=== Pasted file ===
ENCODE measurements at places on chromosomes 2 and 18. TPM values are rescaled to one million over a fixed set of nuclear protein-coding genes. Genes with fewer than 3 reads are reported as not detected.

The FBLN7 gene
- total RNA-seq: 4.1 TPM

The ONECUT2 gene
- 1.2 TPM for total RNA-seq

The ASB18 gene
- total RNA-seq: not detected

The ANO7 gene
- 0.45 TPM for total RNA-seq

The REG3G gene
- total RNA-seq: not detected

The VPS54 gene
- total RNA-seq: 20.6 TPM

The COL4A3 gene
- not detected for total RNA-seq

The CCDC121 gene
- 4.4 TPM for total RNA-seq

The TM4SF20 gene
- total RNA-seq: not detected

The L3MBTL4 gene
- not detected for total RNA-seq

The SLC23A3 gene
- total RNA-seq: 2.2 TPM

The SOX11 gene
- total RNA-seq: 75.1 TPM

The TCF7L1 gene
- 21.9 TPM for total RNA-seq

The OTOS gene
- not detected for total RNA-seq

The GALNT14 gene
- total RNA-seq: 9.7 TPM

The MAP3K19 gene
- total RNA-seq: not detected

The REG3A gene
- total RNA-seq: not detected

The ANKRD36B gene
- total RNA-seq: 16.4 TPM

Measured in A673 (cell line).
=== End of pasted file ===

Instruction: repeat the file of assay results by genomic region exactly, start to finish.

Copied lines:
ENCODE measurements at places on chromosomes 2 and 18. TPM values are rescaled to one million over a fixed set of nuclear protein-coding genes. Genes with fewer than 3 reads are reported as not detected.

The FBLN7 gene
- total RNA-seq: 4.1 TPM

The ONECUT2 gene
- 1.2 TPM for total RNA-seq

The ASB18 gene
- total RNA-seq: not detected

The ANO7 gene
- 0.45 TPM for total RNA-seq

The REG3G gene
- total RNA-seq: not detected

The VPS54 gene
- total RNA-seq: 20.6 TPM

The COL4A3 gene
- not detected for total RNA-seq

The CCDC121 gene
- 4.4 TPM for total RNA-seq

The TM4SF20 gene
- total RNA-seq: not detected

The L3MBTL4 gene
- not detected for total RNA-seq

The SLC23A3 gene
- total RNA-seq: 2.2 TPM

The SOX11 gene
- total RNA-seq: 75.1 TPM

The TCF7L1 gene
- 21.9 TPM for total RNA-seq

The OTOS gene
- not detected for total RNA-seq

The GALNT14 gene
- total RNA-seq: 9.7 TPM

The MAP3K19 gene
- total RNA-seq: not detected

The REG3A gene
- total RNA-seq: not detected

The ANKRD36B gene
- total RNA-seq: 16.4 TPM

Measured in A673 (cell line).